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The Daily Wildcat

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The Daily Wildcat

The Daily Wildcat


    Passing blame will only work for so long

    Many Democrats are reconsidering their faith in President Barack Obama. In an interview with The New York Times, Rep. Peter A. DeFazio, a Democrat from Oregon, was even so blunt as to say “there is tremendous discontent with (Obama’s) direction.” A rather restrained attitude, numerous failures to convince the Republican-controlled House of Representatives to pass anything that looks agreeable to anyone but themselves, and an unemployment rate of just more than 9.1 percent have all contributed to the president’s high disapproval rating. Even some of the most devout Obama supporters are reconsidering their support. DeFazio said they all feel as though they voted for him once and that they’re not sure they could do it again.

    While disapproval of Obama is nothing new, it was often regarded as nothing to really worry about in regards to re-election. With the Republican primary field flashing a different front-runner each week, Democrats could write off the GOP as a party unable to unite behind one entity. All the contenders set to challenge Obama seemed too conservative, too inexperienced and too unknown by the party base or even by the general public. Now though, Democrats seem fearful enough that Obama’s support has dipped beyond the threshhold and are sounding the alarm.

    All hope doesn’t seem to be lost though. Obama’s most recent job speech is regarded as one that displays his long dormant passion and fire. There are those who feel that as long as Obama gets back to his roots that won him the presidency in the first place, he can fend off a Republican threat.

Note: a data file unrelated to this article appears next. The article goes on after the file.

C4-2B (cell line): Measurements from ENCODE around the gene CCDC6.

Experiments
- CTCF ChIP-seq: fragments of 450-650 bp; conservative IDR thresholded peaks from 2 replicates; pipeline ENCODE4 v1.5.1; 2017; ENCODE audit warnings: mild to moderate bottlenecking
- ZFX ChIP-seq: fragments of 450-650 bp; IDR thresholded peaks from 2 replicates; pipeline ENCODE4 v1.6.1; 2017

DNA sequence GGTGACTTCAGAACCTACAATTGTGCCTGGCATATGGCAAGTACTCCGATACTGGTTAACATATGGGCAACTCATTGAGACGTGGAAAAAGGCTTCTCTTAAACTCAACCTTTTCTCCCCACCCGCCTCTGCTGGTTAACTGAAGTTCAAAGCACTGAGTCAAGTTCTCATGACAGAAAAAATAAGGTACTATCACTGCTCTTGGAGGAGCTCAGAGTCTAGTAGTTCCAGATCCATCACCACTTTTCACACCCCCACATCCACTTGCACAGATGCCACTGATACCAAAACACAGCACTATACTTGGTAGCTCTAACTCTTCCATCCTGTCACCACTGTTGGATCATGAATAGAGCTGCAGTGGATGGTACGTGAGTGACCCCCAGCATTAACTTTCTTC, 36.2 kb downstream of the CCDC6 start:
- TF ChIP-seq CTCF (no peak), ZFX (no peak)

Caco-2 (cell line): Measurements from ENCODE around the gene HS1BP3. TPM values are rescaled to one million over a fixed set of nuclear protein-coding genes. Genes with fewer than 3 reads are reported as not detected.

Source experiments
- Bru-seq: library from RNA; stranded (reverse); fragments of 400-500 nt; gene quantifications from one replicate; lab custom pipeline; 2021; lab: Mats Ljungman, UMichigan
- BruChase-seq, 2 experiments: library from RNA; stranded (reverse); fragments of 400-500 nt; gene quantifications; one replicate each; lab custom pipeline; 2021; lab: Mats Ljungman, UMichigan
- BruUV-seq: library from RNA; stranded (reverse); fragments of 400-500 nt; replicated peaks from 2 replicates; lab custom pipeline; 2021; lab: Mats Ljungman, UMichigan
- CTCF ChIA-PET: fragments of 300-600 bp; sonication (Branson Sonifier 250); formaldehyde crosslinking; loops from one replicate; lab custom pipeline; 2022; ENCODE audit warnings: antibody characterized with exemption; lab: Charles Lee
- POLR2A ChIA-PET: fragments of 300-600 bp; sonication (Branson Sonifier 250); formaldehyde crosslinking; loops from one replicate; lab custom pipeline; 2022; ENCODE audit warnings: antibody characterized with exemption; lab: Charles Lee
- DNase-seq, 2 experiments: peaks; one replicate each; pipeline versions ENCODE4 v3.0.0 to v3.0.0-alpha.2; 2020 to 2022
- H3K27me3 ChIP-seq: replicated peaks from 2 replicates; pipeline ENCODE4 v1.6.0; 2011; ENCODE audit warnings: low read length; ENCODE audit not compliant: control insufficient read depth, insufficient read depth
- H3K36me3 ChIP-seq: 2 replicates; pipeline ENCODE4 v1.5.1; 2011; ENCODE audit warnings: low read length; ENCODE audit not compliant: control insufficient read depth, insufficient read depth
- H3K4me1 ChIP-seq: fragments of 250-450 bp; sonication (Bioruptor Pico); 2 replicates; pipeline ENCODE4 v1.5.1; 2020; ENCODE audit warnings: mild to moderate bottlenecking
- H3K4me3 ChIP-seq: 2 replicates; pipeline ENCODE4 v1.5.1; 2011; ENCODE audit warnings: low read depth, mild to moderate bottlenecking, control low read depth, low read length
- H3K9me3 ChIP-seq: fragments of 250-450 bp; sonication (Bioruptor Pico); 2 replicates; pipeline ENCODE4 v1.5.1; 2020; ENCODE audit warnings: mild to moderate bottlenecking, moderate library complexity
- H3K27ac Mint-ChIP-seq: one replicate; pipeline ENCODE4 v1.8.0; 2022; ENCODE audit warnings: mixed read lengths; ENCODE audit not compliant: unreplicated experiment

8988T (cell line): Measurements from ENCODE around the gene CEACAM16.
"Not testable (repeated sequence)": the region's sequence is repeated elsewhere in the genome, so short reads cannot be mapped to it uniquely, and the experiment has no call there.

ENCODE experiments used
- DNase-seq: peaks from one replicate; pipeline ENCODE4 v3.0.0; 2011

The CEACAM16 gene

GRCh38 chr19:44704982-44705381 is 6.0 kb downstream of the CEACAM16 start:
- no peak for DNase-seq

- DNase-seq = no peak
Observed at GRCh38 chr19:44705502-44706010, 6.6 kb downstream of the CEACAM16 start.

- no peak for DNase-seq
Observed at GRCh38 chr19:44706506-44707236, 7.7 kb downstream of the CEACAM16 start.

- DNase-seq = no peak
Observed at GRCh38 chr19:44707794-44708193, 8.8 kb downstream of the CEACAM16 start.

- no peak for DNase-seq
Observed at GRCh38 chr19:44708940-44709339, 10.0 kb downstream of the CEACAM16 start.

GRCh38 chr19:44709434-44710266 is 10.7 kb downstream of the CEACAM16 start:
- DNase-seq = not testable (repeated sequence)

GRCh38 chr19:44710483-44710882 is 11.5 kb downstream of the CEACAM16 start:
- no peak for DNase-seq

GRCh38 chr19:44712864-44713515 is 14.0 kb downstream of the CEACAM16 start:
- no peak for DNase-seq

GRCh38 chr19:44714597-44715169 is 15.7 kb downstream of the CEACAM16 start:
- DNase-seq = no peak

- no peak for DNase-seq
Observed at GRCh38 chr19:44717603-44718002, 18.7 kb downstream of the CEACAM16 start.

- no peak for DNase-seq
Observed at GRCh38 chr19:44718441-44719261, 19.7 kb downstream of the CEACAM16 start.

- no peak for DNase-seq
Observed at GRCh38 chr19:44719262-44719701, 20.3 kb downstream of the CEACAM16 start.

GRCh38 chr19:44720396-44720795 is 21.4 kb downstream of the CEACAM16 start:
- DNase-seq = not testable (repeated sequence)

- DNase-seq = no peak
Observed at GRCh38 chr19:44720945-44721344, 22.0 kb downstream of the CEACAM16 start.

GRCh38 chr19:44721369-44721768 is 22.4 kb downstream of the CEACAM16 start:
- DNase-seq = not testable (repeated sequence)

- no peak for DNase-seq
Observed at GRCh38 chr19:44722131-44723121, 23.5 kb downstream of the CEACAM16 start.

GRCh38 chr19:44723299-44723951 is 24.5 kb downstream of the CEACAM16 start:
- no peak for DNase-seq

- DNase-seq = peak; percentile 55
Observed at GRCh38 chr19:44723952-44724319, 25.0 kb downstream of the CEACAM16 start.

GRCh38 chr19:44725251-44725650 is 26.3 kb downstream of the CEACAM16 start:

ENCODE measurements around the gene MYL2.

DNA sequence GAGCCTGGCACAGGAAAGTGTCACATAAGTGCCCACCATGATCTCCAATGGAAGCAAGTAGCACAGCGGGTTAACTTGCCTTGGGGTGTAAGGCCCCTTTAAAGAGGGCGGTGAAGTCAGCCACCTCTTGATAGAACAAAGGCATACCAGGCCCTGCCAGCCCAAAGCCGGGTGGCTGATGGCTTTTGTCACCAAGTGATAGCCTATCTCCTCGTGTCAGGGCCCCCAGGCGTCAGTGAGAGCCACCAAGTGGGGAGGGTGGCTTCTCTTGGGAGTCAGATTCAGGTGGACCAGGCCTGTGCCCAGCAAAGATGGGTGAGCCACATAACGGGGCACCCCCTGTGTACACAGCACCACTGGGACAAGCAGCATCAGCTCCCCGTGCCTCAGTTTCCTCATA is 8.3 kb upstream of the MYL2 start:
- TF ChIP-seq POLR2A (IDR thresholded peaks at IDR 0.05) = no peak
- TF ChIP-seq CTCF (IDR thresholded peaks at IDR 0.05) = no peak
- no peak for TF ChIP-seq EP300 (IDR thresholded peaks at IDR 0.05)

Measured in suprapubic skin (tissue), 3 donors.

There is no doubting Obama’s presidency hasn’t been what his supporters would have hoped for. Yes, he passed health-care reform, but it wasn’t exactly what everyone wanted. Not only that, it’s been tied up in litigation from the get-go. Guantanamo Bay “closed,” but not by the definition that people wanted. The recession ended, but the country didn’t recover. “Don’t ask, don’t tell” was discarded, but gay individuals haven’t realized their full equality from the federal government’s end. And ultimately, the change in the bickering and boorish behavior in Washington still hasn’t come. Democrats had sweeping victories in November 2008, yet they’ve managed to completely fumble away their momentum, in no time at all.

    Democrats hoped to regain the lost ground from the Tea Party’s “mad as hell” campaign in 2010 but, at this rate, the look of Washington will return to its pre-2008 appearance. It could even be worse, depending on who’s behind the wheel and what other stubborn politicians enter the playing field and steal a spot in the 2012 elections. The harsh reality is that the trendy movement that allowed Democrats to blame their way to large scale election success is now being turned against them.

    Ultimately, the ground made up by the Republican Party begs the question: When is it no longer enough to just blame your predecessor? In 2008, it was all George W. Bush’s fault. In 2012, it will no doubt be Obama’s. When is it no longer enough to just point the finger?

    Regardless of who you believe is to blame, what are you going to do to rectify the issue? We’re all aware that these are trying times. We can point our fingers at whomever, but with what credibility and what purpose? Even the most uninformed American needs only to look at their paycheck and their job security to understand something is wrong and someone is to blame. But a true visionary and a true leader looks at worsening situations and figures out how to fix them.

    Perhaps Obama isn’t the visionary that many thought he was. He has made minor, or indirect, strides at accomplishing his campaign promises and ultimately his failures to rectify economic woes are the only thing that matters to the everyday American. Regardless of whether he is or not is the leader many thought he was is honestly irrelevant. As voting trends will likely show, it’s who makes the best case for being the least to blame that will win in 2012.

    _— Storm Byrd is the Perspectives editor. He can be reached at _

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